Rooibos tea ( Aspalathus linearis), which means “red bush” belongs to a broom-like member of the Fabaceae family of plants which grows in South Africa’s fynbos.
The leaves of this plant are used for making a herbal tea that is very well known under names: rooibos, bush tea (mainly in Southern Africa), or redbush tea (for example in Great Britain). In South Africa, The Rooibos tea has been popular for many generations, but today it is consumed also in many countries worldwide. In some cases it is spelled rooibosch according the old Dutch. Taste and color of this tea is similar to hibiscus tea, or yerba mate with earthy flavor.
The generic name of Rooibos tea comes from the Greek name aspalathos for Calicotome villosa with similar growth and flowers to the rooibos tea plant. The specific name of linearis comes from the plant’s linear growing structure and needle-like leaves.
The tea can be prepared in the similar way as black tea. To fine tune its taste you can add milk and sugar. Other option to sweeten is to use lemon and honey instead of sugar.
In 1772, Swedish naturalist Carl Thunberg noticed how the local country people made tea.
They would climb the mountains and cut leaves from wild rooibos plants. They rolled the leaves into bags and brought them down the slopes using donkeys.
The leaves were later chopped with axes and bruised with hammers. Afterwards they were left to dry in the sun.
Dutch settlers of the Cape were used to drink traditional black tea, but that was an expensive commodity because relied on supply ships from Europe. So instead black tea they started to drink rooibos tea.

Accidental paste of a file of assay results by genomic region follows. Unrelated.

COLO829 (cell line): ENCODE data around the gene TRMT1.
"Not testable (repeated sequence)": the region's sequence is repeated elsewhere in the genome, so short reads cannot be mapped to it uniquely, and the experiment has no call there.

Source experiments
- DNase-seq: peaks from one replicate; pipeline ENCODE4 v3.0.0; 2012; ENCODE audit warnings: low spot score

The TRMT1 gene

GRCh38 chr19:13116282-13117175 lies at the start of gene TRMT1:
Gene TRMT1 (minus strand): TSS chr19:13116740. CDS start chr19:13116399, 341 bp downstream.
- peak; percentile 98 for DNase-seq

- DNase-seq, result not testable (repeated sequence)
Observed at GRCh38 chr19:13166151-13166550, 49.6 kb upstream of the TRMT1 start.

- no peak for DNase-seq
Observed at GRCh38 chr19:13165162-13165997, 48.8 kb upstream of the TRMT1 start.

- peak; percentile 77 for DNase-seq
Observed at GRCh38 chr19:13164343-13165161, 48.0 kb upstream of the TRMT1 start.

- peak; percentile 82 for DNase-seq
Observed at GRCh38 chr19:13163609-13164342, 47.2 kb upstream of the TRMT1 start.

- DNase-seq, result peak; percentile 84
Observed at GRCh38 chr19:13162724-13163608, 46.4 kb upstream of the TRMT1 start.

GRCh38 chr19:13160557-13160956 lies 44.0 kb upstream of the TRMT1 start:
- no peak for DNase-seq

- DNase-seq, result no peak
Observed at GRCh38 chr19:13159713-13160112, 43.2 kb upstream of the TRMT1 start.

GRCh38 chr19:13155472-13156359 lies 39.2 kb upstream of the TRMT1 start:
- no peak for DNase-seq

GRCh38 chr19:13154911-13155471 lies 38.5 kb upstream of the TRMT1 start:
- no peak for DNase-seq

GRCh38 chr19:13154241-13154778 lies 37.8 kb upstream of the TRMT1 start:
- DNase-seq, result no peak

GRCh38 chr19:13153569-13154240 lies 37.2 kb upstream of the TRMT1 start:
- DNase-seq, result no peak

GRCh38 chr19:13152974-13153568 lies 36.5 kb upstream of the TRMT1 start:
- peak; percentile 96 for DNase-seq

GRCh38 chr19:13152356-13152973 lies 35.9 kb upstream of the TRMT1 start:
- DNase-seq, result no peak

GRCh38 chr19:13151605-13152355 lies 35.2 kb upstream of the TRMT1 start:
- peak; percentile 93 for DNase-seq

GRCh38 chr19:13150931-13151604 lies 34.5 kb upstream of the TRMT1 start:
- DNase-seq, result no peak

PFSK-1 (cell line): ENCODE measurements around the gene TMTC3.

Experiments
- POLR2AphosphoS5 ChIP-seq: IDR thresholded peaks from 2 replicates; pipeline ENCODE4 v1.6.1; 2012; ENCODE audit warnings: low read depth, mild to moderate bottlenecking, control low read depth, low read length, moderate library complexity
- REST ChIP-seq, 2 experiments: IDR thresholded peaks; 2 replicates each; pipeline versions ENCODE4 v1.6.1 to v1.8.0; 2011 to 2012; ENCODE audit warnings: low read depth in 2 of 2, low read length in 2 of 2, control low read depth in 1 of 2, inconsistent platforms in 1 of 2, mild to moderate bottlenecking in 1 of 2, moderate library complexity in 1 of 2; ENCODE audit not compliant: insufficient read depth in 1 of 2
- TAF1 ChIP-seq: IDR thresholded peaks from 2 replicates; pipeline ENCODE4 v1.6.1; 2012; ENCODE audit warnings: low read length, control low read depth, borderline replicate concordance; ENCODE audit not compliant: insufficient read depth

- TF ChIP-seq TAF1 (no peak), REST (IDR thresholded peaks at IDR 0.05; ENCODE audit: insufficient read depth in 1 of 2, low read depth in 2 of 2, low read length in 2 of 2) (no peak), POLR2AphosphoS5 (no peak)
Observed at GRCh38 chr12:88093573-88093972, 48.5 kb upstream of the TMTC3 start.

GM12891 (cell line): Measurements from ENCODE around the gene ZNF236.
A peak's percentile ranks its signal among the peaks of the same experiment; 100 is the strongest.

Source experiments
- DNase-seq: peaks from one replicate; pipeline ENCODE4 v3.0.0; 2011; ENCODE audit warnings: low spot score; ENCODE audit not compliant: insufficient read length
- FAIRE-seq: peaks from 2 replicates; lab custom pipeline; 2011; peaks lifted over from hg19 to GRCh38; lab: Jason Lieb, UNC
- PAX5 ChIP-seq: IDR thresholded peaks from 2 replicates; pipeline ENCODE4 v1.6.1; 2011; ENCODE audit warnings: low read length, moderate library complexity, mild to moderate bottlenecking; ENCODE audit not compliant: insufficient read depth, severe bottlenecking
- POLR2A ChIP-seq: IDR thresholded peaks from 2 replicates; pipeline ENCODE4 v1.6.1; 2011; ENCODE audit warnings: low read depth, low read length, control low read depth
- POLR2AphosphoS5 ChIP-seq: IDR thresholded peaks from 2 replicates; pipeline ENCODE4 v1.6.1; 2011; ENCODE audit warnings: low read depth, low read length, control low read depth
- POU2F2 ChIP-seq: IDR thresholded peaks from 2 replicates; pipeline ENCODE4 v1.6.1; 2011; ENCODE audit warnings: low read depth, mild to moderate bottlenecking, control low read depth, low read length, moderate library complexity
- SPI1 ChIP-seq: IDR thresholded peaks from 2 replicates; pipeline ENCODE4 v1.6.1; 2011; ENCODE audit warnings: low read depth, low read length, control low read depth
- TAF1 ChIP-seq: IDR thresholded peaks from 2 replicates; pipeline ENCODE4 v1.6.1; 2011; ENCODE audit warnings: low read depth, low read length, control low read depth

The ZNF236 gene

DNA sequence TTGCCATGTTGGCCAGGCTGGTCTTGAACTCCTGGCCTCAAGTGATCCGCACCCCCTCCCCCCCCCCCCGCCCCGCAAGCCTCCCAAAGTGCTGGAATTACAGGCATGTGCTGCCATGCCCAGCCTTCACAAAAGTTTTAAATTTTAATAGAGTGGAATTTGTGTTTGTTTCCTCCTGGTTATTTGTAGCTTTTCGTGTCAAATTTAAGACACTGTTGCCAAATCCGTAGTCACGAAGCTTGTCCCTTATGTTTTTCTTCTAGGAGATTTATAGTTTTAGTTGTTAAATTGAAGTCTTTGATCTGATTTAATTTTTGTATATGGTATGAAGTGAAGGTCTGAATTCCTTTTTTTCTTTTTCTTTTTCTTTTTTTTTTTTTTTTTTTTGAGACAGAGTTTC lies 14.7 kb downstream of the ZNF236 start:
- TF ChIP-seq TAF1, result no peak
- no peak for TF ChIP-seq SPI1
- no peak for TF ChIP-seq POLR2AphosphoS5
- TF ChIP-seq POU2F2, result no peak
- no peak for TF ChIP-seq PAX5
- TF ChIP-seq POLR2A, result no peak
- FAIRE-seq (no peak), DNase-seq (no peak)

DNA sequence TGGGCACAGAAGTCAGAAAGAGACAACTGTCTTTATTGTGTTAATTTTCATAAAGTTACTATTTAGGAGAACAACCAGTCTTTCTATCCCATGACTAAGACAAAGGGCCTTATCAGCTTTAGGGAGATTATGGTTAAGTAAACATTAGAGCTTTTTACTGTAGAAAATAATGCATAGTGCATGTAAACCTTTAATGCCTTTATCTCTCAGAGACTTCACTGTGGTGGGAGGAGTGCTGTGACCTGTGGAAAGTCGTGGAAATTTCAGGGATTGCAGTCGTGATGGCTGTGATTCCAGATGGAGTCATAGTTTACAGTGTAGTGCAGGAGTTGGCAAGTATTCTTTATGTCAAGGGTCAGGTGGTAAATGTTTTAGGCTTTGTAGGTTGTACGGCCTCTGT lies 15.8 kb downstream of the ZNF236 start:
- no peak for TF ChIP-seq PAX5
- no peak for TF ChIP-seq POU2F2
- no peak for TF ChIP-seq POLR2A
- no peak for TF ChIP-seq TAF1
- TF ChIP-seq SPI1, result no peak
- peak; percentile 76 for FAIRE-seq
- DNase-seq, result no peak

The major hurdle in growing red bush tea commercially was that farmers were not able to germinate the tea seeds.
So in 1904, Benjamine Ginsberg ran couple of experiments to solve this problem. Another experiments with rooibos plant cultivation were ran in 1930 by botanist Dr Pieter Le Fras Nortier.
Dr Nortier cultivated the first plants at Clanwilliam on his farm Eastside and on the farm Klein Kliphuis. The tiny seeds were very difficult to come by. Dr Nortier paid the local villagers £5 per matchbox of seeds collected. An aged Khoi woman found an unusual seed source: having chanced upon ants dragging seed, she followed them back to their nest and, on breaking it open, found a granary. Dr. Nortier’s research was ultimately successful and he subsequently showed all the local farmers how to germinate their own seeds. The secret lay in scarifying the seed pods. Dr Nortier placed a layer of seeds between two mill stones and ground away some of the seed pod wall. Thereafter the seeds were easily propagated. Over the next decade the price of seeds soared to an astounding £80 a pound, the most expensive vegetable seed in the world, as farmers rushed to plant rooibos.
Today, the seed is gathered by special sifting processes. Dr Nortier is today accepted as the father of the rooibos tea industry. Thanks to his research, rooibos tea, originally just an indigenous drink, became an iconic national beverage and then a globalised commodity. Rooibos tea production is today the economic mainstay of the Clanwilliam district. In 1948 The University of Stellenbosch awarded Dr Nortier an Honorary Doctorate D.Sc (Agria) in recognition for his valuable contribution to South African agriculture.
Rooibos Tea Production and processing
Rooibos usually grows in a small mountains area Cederberg, in the Western Cape province area in South Africa.
Rooibos tea leaves undergo fermentation process that produces the reddish-brown colour and enhances its flavour. Also unfermented “green” version of rooibos is produced, but the more demanding production process (similar to the green tea ) makes it more expensive than classic rooibos. It also has a slightly malty and grassy flavour which is different from its red version.